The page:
The first two authors contributed equally to this work.
Weissellicin L, a novel bacteriocin from sian-sianzih-isolated Weissella hellenica 4-7
Article first published online: 15 MAY 2013
Journal of Applied Microbiology © 2013 The Society for Applied Microbiology
Journal of Applied Microbiology
Volume 115, Issue 1, pages 70–76, July 2013
How to Cite
Leong, K.-H., Chen, Y.-S., Lin, Y.-H., Pan, S.-F., Yu, B., Wu, H.-C. and Yanagida, F. (2013), Weissellicin L, a novel bacteriocin from sian-sianzih-isolated Weissella hellenica 4-7. Journal of Applied Microbiology, 115: 70–76. doi: 10.1111/jam.12218
- Issue published online: 12 JUN 2013
- Article first published online: 15 MAY 2013
- Accepted manuscript online: 18 APR 2013 03:34AM EST
- Manuscript Accepted: 9 APR 2013
- Manuscript Revised: 8 APR 2013
- Manuscript Received: 30 JAN 2013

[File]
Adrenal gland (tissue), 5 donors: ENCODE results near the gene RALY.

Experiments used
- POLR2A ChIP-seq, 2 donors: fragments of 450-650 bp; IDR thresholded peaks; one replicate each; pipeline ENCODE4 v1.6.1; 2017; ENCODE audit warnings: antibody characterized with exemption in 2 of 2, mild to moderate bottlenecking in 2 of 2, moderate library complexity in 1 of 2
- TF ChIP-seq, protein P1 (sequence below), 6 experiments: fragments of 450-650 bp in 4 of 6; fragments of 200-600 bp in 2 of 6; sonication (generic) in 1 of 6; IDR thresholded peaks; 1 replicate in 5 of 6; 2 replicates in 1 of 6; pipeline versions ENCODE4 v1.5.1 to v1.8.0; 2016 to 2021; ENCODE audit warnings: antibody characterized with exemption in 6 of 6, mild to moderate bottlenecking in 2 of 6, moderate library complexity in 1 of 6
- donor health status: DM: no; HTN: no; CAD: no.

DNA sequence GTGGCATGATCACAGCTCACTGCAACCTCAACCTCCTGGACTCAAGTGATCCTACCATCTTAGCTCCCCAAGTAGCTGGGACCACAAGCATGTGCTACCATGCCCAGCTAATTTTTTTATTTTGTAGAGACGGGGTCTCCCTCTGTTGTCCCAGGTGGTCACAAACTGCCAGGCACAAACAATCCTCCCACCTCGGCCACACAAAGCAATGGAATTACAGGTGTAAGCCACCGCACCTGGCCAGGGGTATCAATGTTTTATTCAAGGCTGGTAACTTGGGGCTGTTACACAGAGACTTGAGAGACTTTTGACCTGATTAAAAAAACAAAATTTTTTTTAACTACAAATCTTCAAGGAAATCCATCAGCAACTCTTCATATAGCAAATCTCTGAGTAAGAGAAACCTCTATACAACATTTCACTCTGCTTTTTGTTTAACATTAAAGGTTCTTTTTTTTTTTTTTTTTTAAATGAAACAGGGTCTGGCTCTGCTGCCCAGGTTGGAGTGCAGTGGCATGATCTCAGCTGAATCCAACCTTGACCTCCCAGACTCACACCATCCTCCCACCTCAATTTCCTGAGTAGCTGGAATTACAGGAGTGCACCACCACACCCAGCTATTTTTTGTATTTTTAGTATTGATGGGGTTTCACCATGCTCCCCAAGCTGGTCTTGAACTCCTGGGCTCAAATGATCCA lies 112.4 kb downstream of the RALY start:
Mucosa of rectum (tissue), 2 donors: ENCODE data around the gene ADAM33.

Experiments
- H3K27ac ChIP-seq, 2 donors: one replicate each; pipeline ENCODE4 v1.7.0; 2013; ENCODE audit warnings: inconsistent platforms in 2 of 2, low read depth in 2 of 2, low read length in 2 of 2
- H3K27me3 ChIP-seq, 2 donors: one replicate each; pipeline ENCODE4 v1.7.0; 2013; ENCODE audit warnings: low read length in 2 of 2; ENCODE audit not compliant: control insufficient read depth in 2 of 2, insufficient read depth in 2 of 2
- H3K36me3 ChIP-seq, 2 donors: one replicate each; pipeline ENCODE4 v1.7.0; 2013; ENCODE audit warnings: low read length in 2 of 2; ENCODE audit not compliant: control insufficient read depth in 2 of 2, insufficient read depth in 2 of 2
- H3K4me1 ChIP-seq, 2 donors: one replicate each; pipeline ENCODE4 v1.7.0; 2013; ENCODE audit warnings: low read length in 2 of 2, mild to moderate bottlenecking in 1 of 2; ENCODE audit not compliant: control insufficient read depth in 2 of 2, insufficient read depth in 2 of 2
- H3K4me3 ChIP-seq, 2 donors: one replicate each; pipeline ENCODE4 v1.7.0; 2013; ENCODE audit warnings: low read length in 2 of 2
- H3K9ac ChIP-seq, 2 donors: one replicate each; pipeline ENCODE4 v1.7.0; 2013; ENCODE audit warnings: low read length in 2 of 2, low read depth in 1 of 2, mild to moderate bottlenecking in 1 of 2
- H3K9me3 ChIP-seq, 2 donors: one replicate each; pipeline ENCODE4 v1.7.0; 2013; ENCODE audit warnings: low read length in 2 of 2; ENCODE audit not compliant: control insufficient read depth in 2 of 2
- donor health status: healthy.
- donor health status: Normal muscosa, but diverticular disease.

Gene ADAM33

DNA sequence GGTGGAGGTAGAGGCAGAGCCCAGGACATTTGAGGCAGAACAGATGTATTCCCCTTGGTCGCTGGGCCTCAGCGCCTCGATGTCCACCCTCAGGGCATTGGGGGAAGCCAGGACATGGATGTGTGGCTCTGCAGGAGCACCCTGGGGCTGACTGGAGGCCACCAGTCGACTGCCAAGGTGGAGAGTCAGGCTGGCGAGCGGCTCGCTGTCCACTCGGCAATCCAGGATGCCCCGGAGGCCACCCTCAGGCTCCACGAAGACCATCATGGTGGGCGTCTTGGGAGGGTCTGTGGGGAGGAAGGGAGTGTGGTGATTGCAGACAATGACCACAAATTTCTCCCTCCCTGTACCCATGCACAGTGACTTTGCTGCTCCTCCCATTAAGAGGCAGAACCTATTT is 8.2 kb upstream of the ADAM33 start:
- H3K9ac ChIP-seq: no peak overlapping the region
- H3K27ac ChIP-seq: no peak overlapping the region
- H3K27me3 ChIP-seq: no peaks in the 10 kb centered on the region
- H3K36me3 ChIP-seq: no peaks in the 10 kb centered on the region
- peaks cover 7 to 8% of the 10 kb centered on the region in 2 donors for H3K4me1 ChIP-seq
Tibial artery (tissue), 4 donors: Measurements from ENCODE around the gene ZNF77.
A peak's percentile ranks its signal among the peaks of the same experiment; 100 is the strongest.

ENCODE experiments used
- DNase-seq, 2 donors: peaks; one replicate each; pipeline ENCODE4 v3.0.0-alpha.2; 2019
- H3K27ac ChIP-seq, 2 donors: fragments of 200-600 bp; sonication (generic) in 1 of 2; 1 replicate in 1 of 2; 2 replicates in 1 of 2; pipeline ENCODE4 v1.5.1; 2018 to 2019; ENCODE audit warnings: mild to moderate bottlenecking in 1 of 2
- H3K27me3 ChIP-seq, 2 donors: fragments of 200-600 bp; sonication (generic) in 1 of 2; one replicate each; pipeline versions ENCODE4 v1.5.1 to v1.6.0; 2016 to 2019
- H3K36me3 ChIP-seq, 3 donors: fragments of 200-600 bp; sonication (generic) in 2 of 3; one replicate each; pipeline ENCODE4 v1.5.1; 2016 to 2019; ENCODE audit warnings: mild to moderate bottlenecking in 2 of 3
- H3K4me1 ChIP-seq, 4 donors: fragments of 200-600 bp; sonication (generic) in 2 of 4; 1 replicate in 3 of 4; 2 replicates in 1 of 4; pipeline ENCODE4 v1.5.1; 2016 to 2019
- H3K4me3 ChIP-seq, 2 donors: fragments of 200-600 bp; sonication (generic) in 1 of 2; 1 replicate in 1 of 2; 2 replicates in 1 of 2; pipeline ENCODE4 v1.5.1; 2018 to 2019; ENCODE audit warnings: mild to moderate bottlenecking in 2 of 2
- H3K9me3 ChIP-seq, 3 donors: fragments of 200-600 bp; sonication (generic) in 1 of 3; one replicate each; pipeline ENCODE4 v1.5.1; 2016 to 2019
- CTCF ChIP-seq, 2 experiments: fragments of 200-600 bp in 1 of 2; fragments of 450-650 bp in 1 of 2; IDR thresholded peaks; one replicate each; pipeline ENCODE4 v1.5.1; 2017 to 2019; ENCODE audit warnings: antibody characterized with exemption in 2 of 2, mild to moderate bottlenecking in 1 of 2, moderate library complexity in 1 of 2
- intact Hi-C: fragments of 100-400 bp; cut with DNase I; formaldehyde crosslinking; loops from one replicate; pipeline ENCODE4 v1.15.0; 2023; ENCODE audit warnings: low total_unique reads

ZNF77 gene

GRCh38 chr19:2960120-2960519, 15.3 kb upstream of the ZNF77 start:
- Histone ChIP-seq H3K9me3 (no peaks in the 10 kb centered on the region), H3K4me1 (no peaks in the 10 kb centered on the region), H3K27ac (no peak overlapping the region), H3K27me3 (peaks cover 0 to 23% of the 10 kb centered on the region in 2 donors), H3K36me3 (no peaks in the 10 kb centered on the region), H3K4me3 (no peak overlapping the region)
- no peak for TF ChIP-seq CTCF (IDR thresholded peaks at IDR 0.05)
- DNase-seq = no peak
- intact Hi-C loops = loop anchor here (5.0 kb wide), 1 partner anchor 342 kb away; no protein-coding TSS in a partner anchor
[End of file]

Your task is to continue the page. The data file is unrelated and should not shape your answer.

- fermented clams;
- lactic acid bacteria;
- Weissella hellenica ;
To identify and characterize novel bacteriocins from Weissella hellenica 4-7.
Methods and Results
Weissella hellenica 4-7, isolated from the traditional Taiwanese fermented food sian-sianzih (fermented clams), was previously found to produce a bacteriocin active against Listeria monocytogenes and some other Gram-positive bacteria. Bacteriocin activity decreased slightly after autoclaving (121°C for 15 min), but was inactivated by protease K and trypsin. Mass spectrometry analysis revealed the bacteriocin mass to be approximately 3205·6 Da. N-terminal amino acid sequencing yielded a partial sequence, NH2-KGFLSWASKATSWLVGP, by Edman degradation. The obtained partial sequence showed high homology with leucocin B-TA33a; however, at least two different residues were observed. No identical peptide or protein was found, and this peptide was therefore considered to be a novel bacteriocin produced by W. hellenica 4-7 and termed weissellicin L.
The findings obtained in the current study suggest a novel bacteriocin produced by W. hellenica 4-7.
Significance and Impact of the Study
Bacteriocins from Weissella remain rare, and this study is the second report of a bacteriocin produced by W. hellenica.